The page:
$19 billion UberEats killer launches
THE three-way fight between Menulog, UberEats and Deliveroo for Australia's $280 million online food delivery market is set for a massive shake-up with the arrival of American juggernaut DoorDash.
The $18.6 billion ($US12.6 billion) company, which was founded in 2013 and is now in more than 4000 cities in the US and Canada, has picked Melbourne as its first market expansion beyond North America.
Restaurants available on the platform from today include Nando's, Betty's Burgers, Salsa's Fresh Mex Grill, as well as local independent restaurants including Misschu, Bay City Burrito and exclusive partners Cedar Bakery and Il Gusto.
"We are excited Australia is our first international expansion outside of North America," DoorDash Australia general manager Thomas Stephens said in a statement.
"We dove deep into the Australian market and quickly realised two things - restaurants want more from their delivery partners, and not all Melburnians have access to the selection that they should expect."
Mr Stephens said DoorDash had "built a lot of product and expertise to solve these problems in North America".
"Combining that experience with a tailored approach just for Melbourne, we're excited to grow the market here," he said. "We've built a service for Australian eating habits with a simple focus: provide more access to Melburnians' favourite foods."
DoorDash says it offers "a superior delivery experience plus a unique 'pick-up' function allowing users to collect their meals on the go in addition to 'group ordering' for big groups".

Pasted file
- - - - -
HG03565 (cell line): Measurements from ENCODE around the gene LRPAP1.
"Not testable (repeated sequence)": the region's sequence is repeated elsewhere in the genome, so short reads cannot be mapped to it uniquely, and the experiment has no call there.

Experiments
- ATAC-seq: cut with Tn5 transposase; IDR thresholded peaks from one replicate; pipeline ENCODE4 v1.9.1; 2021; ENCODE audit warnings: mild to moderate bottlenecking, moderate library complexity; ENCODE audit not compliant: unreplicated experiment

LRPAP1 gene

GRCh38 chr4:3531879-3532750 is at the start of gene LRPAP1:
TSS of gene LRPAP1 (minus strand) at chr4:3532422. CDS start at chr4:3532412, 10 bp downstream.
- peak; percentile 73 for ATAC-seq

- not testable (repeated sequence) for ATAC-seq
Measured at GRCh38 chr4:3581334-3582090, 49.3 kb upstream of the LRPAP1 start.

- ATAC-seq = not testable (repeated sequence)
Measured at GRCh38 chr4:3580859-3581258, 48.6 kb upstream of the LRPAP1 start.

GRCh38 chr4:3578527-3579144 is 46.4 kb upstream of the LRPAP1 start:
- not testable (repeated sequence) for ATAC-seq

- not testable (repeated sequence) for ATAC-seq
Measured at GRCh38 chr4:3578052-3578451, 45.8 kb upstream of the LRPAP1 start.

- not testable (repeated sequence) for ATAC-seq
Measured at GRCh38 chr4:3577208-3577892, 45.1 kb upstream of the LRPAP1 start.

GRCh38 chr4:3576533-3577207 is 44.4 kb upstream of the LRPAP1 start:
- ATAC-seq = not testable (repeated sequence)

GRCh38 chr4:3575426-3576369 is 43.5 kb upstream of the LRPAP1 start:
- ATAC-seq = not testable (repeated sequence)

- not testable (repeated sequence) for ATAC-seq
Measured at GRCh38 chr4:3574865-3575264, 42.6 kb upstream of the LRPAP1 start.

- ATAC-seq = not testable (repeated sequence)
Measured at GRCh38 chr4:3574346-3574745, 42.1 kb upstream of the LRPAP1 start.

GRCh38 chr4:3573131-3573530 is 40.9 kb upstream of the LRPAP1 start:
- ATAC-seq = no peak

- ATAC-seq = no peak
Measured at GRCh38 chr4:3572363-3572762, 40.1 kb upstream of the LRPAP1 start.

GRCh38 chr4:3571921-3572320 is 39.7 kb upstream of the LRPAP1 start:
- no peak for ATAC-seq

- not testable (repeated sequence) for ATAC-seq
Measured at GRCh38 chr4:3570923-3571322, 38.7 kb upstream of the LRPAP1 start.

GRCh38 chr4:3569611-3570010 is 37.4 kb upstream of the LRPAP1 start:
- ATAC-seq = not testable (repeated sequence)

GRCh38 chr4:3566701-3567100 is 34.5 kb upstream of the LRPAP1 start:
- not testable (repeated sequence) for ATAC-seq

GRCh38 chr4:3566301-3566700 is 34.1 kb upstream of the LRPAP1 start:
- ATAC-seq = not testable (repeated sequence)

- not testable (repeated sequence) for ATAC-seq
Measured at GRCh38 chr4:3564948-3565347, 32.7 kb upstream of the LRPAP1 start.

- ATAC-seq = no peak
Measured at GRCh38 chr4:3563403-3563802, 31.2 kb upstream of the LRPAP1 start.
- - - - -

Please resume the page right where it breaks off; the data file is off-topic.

Its delivery people are known as "Dashers".
"Working collaboratively with restaurant owners of all business sizes, customers and Dashers, our priority is accessibility to a delightful food delivery experience for all," Mr Stephens said.
"From Melbourne, we aim to continue our expansion efforts throughout Victoria and Australia through the remainder of 2019 and into 2020."
DoorDash's media release also includes supplied statements from Nando's chief executive Craig Moson and Bay City Burrito owner Gary Mink.
"With over 80 restaurants across the city and outer suburbs, we're excited to be partnering with DoorDash to offer our customers even more flexibility around how they enjoy their favourite meal," Mr Moson said.
Mr Mink said, "It has been refreshing working with the team at DoorDash who have taken the time to understand my business and set me up for success on their platform to get incremental orders from both their delivery and pick-up product."
DoorDash is offering free delivery for the first 30 days as well as a "30 or $30" promotion promising all orders delivered within 30 minutes.
According to Roy Morgan research, nearly two million Australians aged over 14 use meal delivery services in an average three-month period.
IBISWorld estimates annual revenue for the industry at $278.1 million, having grown 72 per cent a year between 2014 and 2019. Menulog is the Australian leader with 44.9 per cent market share, with Deliveroo on 28 per cent and UberEats on 26.6 per cent.
DoorDash's entry couldn't come at a worse time for the rival platforms, which have been forced to raise prices in the face of increasing competition.
Foodora became the first casualty of the food fight last year, exiting Australia "to shift focus towards other markets where the company currently sees a higher potential for growth".
The gig economy platforms have also faced growing pressure over their treatment of riders, with the Transport Workers Union last week launching fresh action against Deliveroo after winning a landmark case against Foodora.
DoorDash faces similar legal challenges in the US, and in recent months has copped fierce criticism for its policy of taking a portion of tips from its riders. The company vowed to stop the practice by this month.